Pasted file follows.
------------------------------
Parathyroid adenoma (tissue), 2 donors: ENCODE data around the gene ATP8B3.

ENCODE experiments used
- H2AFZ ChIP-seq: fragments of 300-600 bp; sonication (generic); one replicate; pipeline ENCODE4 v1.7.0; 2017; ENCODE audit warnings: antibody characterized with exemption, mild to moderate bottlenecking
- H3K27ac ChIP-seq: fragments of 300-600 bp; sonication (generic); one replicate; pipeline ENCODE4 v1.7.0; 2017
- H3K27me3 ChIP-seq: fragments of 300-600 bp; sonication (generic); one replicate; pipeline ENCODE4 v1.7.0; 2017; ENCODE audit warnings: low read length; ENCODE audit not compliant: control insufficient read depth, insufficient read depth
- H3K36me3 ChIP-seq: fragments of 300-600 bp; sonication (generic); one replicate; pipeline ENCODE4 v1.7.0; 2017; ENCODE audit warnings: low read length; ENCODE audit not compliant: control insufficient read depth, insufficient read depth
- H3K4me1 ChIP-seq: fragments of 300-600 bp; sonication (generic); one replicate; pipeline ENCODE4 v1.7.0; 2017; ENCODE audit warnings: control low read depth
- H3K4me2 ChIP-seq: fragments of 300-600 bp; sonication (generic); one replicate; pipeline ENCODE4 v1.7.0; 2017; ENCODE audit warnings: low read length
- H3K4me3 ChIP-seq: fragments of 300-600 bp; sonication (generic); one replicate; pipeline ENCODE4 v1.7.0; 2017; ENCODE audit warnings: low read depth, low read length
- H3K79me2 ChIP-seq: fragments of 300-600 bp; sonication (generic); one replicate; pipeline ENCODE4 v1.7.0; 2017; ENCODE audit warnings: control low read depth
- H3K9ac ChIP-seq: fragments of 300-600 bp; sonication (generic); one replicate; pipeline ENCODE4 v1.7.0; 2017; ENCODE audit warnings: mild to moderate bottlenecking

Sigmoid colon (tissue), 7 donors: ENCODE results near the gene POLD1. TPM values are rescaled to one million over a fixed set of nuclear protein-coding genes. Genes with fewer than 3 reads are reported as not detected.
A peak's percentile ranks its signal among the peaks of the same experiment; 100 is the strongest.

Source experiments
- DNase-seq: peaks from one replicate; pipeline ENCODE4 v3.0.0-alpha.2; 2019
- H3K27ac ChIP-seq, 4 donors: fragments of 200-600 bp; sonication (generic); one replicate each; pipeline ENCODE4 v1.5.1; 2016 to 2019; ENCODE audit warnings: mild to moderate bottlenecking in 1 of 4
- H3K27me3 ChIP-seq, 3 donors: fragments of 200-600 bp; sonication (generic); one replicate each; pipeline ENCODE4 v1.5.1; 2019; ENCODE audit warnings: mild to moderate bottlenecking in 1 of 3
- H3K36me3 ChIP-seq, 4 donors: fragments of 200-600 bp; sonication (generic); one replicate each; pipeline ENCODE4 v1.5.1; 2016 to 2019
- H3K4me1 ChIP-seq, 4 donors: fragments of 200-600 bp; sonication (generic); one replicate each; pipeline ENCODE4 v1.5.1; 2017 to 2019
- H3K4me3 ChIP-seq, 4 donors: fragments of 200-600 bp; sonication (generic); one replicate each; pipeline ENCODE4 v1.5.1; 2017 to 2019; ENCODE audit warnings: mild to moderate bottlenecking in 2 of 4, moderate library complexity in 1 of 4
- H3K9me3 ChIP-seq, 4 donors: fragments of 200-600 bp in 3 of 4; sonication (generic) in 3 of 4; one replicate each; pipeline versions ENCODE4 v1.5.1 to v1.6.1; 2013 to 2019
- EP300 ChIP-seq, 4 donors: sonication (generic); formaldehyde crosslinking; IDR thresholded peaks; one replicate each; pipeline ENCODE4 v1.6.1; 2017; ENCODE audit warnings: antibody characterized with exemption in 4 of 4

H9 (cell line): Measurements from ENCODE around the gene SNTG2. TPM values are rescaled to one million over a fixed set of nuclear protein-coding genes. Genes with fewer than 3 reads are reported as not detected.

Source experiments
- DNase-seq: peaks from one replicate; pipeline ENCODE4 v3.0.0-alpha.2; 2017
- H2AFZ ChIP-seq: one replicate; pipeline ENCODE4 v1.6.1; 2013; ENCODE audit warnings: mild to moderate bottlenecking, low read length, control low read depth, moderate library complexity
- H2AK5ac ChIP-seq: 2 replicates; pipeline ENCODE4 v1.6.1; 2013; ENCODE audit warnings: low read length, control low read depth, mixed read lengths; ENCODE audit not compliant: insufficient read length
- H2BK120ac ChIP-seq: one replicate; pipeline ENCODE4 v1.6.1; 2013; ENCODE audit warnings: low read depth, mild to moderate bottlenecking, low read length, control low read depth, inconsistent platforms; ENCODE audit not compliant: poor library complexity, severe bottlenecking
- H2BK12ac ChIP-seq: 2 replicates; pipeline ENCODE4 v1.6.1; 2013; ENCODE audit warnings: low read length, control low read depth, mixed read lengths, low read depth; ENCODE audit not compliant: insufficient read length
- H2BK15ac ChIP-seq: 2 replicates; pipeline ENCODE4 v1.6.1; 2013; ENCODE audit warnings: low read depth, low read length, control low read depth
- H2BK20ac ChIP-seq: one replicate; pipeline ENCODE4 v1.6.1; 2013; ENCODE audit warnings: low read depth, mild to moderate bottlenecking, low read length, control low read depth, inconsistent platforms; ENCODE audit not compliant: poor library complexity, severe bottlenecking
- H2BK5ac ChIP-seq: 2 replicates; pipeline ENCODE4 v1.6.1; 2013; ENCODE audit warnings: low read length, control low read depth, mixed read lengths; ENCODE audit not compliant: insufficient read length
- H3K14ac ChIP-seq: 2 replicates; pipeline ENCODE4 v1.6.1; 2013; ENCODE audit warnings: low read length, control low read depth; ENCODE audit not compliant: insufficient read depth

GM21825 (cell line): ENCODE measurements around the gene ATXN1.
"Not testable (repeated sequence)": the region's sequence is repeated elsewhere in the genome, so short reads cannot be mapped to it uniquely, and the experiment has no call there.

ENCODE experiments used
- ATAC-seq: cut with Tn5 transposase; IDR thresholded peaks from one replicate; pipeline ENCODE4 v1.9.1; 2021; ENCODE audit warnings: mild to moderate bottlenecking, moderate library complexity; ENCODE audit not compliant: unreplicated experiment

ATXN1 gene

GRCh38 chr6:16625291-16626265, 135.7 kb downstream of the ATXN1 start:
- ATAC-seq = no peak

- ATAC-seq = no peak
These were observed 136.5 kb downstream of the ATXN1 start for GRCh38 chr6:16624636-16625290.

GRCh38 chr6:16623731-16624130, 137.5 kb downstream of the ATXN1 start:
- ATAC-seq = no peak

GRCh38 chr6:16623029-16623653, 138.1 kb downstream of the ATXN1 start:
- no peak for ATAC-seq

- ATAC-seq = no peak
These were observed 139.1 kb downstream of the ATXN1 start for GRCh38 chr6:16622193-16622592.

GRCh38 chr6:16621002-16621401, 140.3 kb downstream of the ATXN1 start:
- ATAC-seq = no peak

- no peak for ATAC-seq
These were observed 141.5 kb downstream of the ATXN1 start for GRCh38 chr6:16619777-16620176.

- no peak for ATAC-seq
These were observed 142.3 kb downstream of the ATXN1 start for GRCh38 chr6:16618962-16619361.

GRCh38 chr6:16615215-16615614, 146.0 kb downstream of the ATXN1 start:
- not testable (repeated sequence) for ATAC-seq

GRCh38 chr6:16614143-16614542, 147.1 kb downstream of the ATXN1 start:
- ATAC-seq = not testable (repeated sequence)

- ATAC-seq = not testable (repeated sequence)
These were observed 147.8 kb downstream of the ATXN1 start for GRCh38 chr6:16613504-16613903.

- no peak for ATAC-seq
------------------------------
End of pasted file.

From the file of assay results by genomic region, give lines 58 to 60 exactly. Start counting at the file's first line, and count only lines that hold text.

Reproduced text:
- ATAC-seq = not testable (repeated sequence)

- ATAC-seq = not testable (repeated sequence)
These were observed 147.8 kb downstream of the ATXN1 start for GRCh38 chr6:16613504-16613903.